Sainte-Marie among the Hurons is the recreation of the 17th-century village built by French missionaries in Huron Wendat country. It is located near Midland on the shores of the Southern Georgian Bay. It was the headquarters for the Huron Wendat people to the French Jesuit Mission. Sainte-Marie, now recreated in its original location, illustrates the relations of the French and Wendat nations. 

Why Sainte-Marie among the Hurons is Famous?

 Sainte-Marie among the Hurons facilitates its guests to find out the decisive events that took place there between 1639 and 1649. The missionaries settled down in some 20,000 Huron-Wendat, to convert them to Catholicism. Today it is an attraction of the Ministry of Heritage, Sport, Tourism, and Culture Industries. It is operated by Huronia Historical Parks.

Things To Experience

  • Here you can experience Ontario’s oldest European community and one of Canada’s National Historic Sites.
  • You can experience life at the French Jesuit mission in the heart of the Huron-Wendat First Nation.
  • This extraordinary recreation takes you back in time to a story of cultural contact, drama, and survival.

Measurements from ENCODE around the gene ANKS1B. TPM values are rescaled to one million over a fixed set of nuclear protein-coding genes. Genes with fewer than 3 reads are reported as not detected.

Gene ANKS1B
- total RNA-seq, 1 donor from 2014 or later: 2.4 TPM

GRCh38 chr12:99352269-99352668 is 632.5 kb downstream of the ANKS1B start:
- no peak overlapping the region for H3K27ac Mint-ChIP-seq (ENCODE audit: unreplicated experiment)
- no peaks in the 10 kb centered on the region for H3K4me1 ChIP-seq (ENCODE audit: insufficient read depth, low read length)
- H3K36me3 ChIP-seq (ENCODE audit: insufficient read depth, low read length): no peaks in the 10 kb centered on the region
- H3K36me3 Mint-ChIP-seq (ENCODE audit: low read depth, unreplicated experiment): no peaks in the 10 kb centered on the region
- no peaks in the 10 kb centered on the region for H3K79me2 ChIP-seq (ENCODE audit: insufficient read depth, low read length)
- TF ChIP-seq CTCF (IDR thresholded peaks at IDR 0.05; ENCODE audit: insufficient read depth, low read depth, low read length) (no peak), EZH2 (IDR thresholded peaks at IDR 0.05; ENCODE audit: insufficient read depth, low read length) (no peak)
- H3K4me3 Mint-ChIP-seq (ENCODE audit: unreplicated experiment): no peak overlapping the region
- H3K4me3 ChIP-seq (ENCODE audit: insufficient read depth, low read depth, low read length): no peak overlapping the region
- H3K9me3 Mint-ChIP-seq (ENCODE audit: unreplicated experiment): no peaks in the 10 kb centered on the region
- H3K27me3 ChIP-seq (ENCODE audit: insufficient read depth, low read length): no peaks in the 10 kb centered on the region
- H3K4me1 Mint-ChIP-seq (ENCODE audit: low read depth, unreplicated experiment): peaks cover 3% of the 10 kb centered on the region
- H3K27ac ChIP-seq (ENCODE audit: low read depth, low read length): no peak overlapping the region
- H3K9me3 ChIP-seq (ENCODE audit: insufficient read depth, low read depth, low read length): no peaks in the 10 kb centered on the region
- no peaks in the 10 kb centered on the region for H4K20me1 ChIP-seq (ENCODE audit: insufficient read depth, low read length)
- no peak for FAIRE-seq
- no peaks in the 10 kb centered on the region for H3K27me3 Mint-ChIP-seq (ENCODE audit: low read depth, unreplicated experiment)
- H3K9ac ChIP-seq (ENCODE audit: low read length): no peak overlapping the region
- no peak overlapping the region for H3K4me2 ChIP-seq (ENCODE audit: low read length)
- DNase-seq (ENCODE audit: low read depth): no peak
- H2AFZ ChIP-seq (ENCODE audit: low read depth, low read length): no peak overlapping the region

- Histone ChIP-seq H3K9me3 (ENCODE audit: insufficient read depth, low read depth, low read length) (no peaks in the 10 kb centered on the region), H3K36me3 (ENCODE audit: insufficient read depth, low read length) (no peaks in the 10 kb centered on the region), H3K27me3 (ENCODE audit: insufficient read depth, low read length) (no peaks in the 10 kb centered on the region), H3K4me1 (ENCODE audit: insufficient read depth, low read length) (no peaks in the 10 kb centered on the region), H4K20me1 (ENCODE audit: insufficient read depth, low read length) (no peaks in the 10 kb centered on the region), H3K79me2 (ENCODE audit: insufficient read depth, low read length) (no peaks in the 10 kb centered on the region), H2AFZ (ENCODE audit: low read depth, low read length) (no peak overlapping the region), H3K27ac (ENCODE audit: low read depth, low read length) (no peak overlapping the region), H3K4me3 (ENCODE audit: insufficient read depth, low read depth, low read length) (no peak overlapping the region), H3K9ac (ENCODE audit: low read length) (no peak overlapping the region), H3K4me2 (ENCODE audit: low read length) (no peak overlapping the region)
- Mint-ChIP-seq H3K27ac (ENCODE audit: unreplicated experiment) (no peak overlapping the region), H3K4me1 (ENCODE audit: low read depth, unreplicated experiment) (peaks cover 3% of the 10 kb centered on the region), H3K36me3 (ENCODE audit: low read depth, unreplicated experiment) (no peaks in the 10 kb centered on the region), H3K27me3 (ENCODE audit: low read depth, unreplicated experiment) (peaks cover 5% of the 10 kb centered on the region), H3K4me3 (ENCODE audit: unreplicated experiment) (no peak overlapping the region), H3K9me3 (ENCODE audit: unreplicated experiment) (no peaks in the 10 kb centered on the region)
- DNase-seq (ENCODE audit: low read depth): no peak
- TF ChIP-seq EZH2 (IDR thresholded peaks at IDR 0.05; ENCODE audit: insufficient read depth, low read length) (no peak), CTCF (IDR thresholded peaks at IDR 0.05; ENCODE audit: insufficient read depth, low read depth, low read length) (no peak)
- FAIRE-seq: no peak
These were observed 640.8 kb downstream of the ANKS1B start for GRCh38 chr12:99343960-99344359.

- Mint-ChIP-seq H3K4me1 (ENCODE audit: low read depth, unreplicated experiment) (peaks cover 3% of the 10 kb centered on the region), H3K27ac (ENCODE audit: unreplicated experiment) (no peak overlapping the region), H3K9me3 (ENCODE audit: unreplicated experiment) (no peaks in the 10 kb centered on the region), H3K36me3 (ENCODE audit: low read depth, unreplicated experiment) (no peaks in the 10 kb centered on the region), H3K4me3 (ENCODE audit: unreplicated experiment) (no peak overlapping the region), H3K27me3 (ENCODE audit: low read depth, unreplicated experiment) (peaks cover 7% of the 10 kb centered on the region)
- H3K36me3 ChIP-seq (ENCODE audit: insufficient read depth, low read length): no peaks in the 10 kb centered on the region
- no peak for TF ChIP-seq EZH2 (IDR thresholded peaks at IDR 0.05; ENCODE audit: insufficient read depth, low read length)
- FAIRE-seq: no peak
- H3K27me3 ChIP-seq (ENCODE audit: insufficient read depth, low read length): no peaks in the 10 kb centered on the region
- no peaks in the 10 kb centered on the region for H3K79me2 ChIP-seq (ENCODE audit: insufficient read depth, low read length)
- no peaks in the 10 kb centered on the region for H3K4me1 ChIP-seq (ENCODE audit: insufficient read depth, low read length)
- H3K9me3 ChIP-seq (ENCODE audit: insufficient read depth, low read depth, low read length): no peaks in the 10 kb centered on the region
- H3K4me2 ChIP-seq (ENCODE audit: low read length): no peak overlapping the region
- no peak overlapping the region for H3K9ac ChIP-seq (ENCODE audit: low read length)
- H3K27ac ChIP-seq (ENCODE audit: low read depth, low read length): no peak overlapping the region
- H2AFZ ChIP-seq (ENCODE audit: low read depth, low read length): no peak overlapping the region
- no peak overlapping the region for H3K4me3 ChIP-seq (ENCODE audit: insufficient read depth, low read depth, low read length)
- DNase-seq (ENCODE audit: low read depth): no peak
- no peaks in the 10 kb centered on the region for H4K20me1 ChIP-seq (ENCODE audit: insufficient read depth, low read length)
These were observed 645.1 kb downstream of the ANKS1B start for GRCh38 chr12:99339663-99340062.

• A vibrant audio-visual presentation sets the arena for the expedition. Here you will sense the challenges faced by all those people who worked at this renowned mission.
  • In the summer, the active demonstrations by traditionally costumed workforce present insight into 17th-century European lifestyle, culture, and technology.
  • In the months of July and August, Sainte-Marie among the Hurons presents fun and informative demonstrations and hands-on activities sharing different aspects of 17th-century life. These include the discovery of fire, historic clothing and medicine, native games, music, cooking, and much more.
  • You can visit the interpretive Museum and themed gift shop and can enjoy a scrumptious meal in Restaurant Sainte-Marie.


The restoration and renovation of Sainte-Marie among the Hurons got completed in 1967. Today it comprises a total of ten buildings. Workers in period costumes showcase several demonstrations of French and local native activities, such as blacksmithing, canoeing, food preparation, and storytelling.